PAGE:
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7 top collectors about the work that got away

We’ve all felt a pang of regret when we come back to a store only to find that the item you kept thinking about has been sold to someone else. What about if that item is a work of art that could be worth millions? We asked a range of collectors about the works of art that got away – from vintage Yayoi Kusama to early Anish Kapoor.

Beatrice Bulgari: 80s Kapoor

Beatrice Bulgari. Photo by Sebastiano Pellion, courtesy of Beatrice Bulgari.

“Anish Kapoor in the 80s and even later! I had the opportunity to see some of Kapoor’s works in Sicily for the first time with art critic Demetrio Paparoni in the 1980s, but I missed that opportunity.”

Naomi Milgrom: Bourgeois Blues & Riley Regrets

Naomi Milgrom. Photo by Duncan Killick.

“Louise Bourgeois. I had set my sights on a work called Untitled (Love) carried out in 2000, but it was not to be. Someone posted me! Another work, a black and white oil painting by Bridget Riley, was a big miss for me. I simply couldn’t afford it.”

Oleg Guerrand: Don’t remind him

Oleg Guerrand. Image courtesy of the collector.

“I’d rather not remember.”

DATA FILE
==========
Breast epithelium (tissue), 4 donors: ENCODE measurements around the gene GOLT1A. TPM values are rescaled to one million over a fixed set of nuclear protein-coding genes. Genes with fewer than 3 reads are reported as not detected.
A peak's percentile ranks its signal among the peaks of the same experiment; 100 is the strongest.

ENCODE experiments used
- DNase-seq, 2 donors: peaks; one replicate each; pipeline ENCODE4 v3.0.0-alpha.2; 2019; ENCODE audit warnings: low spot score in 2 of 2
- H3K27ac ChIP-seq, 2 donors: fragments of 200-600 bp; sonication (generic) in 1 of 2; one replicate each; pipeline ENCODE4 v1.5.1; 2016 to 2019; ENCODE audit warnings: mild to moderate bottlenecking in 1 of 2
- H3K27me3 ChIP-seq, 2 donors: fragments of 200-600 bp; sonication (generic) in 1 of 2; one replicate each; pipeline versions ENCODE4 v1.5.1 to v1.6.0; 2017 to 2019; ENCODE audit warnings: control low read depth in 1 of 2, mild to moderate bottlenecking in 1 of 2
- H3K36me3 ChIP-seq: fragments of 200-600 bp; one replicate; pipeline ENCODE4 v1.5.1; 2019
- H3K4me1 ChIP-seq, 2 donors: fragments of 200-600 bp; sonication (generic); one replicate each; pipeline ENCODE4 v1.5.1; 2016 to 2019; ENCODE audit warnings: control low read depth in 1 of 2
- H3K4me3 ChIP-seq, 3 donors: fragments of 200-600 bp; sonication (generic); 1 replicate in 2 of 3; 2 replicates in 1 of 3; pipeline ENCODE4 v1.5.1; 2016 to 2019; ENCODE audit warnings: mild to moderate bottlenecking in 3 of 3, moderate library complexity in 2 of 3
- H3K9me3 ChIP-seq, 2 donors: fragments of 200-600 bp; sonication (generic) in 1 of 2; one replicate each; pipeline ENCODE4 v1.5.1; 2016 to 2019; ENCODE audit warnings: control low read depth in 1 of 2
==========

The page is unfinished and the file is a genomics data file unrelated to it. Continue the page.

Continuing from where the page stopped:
Jens Faurschou: pristine works on paper

Jens and Masha Faurschou. Photo by Sara Stenfeldt, courtesy of Jens Faurschou.

“That would be 152 beautiful drawings by Yayoi Kusama from the late 1950s to the early 1960s, plus a few sculptures and paintings. In 1995 we had the opportunity to purchase the works directly from the original owner. The works on paper were pristine, as if they had been made a day earlier. They’ve been in a drawer all these years. The asking price was $250,000 and the economic climate was tough. But then I should have bought them.”

Larry Warsh: Warhol Misery

Larry Warsh. Photo by Patrick McMullan/Patrick McMullan via Getty Images.

“Andy Warhol. An old friend of mine used to deal in antiques and jewelry with Andy in the 80’s. He showed up with a roll of Andy’s ‘Marilyn’, ‘Elvis’ and ‘Coca-Cola’ drawings. I was younger then, about twenty years old, and I didn’t quite understand the importance of the work. If I could go back in time!”

Pulane Kingston: You sleep, you lose

Pulane Kingston with Jadé Fadojutimi, My blown-up funeral (2018). Thanks to Pulane Kingston.

“When I traveled to Art Basel for the first time in 2016, I was completely green and overwhelmed by the number of people at the fair. I saw Lynette Yiadom-Boakye’s most extraordinary painting at Jack Shainman Gallery, but I didn’t know I had to buy it right away. When I came back the next day it was gone.”

Juan Yarur Torres: Location, location, location

Juan Yarur Torres. Image courtesy of the collector.

“The silly answer is an apartment in New York, because my dad once made me an offer and I said, ‘No, I’m fine,’ and then I could never afford it again.”

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